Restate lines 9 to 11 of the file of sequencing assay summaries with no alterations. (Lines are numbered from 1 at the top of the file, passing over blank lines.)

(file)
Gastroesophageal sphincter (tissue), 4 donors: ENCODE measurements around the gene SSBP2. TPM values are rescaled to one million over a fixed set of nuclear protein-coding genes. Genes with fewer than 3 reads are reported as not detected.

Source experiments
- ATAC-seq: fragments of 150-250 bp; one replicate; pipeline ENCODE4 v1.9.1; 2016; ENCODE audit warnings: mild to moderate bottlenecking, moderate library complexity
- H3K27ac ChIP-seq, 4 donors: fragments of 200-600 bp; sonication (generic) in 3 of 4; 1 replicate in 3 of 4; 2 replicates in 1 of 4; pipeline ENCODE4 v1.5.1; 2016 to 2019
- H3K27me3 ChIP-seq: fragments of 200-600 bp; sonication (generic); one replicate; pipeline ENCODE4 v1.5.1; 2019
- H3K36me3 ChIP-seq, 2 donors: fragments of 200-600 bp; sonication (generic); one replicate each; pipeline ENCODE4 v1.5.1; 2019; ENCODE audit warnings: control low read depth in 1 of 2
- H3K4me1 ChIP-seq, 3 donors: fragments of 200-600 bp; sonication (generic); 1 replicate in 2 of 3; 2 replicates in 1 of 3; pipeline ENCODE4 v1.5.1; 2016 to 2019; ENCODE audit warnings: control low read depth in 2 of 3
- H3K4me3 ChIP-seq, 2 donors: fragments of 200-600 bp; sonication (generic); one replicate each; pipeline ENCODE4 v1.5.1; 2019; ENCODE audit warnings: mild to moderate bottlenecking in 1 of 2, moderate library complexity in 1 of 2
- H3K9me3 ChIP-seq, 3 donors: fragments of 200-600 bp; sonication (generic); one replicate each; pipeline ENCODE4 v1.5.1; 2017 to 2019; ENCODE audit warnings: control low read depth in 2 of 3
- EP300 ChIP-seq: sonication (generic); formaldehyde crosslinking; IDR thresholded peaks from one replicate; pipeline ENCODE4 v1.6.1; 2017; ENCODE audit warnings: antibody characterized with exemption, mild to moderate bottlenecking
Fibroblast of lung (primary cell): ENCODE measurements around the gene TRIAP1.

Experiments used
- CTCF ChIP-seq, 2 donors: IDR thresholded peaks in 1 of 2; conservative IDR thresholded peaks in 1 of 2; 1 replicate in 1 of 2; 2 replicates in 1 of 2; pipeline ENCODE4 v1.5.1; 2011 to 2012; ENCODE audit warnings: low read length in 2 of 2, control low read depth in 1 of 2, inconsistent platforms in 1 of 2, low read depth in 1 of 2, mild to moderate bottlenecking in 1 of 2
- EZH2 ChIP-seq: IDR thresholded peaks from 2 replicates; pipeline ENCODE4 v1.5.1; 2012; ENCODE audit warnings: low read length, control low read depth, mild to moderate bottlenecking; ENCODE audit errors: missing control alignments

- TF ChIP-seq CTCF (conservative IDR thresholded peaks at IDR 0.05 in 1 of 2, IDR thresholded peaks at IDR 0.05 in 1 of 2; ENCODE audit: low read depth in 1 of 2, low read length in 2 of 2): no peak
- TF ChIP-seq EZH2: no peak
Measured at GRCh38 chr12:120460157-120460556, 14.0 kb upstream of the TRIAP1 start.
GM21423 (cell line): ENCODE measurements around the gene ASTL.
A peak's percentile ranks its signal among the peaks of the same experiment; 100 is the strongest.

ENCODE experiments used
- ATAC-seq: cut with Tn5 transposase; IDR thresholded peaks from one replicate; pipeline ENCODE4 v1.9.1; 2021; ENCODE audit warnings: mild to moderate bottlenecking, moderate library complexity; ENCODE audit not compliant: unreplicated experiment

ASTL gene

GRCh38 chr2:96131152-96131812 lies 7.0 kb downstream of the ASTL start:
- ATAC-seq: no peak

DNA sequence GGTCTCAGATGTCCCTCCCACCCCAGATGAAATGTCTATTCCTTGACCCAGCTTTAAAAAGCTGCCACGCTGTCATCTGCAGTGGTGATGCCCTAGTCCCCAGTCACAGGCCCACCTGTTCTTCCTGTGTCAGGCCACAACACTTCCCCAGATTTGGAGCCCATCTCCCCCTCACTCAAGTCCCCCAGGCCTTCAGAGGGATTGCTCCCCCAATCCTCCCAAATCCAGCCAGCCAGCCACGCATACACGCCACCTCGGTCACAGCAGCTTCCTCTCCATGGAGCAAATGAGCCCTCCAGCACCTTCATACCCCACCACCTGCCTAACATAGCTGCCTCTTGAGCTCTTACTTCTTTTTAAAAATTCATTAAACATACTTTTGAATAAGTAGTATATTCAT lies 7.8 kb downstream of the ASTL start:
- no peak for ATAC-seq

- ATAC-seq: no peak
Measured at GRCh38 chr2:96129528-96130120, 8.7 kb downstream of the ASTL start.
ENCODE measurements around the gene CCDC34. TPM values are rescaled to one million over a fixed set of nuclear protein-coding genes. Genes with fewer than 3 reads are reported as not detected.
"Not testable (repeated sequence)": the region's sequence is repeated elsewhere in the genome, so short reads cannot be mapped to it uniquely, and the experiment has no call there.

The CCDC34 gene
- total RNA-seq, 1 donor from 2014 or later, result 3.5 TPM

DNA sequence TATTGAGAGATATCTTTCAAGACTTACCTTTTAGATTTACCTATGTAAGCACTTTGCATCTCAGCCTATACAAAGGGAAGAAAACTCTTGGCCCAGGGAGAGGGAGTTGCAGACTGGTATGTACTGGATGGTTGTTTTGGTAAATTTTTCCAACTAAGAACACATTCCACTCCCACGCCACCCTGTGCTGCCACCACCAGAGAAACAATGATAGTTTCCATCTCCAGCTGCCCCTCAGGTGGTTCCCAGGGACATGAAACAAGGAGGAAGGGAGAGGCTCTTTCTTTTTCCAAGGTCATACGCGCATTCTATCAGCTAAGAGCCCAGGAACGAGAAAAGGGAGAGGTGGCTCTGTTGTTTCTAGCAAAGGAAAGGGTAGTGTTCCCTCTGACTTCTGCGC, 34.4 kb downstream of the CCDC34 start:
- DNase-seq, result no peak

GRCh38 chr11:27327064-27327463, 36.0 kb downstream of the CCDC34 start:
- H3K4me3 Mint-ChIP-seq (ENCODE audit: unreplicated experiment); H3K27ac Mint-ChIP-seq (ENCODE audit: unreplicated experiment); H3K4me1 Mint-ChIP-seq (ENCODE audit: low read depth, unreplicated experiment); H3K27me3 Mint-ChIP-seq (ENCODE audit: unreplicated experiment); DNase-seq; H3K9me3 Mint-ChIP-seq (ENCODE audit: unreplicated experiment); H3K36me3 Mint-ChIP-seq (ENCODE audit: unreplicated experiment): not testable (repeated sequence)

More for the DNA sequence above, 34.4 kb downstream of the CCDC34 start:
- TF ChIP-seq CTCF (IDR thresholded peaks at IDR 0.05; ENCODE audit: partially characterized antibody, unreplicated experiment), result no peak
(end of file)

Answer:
- H3K9me3 ChIP-seq, 3 donors: fragments of 200-600 bp; sonication (generic); one replicate each; pipeline ENCODE4 v1.5.1; 2017 to 2019; ENCODE audit warnings: control low read depth in 2 of 3
- EP300 ChIP-seq: sonication (generic); formaldehyde crosslinking; IDR thresholded peaks from one replicate; pipeline ENCODE4 v1.6.1; 2017; ENCODE audit warnings: antibody characterized with exemption, mild to moderate bottlenecking
Fibroblast of lung (primary cell): ENCODE measurements around the gene TRIAP1.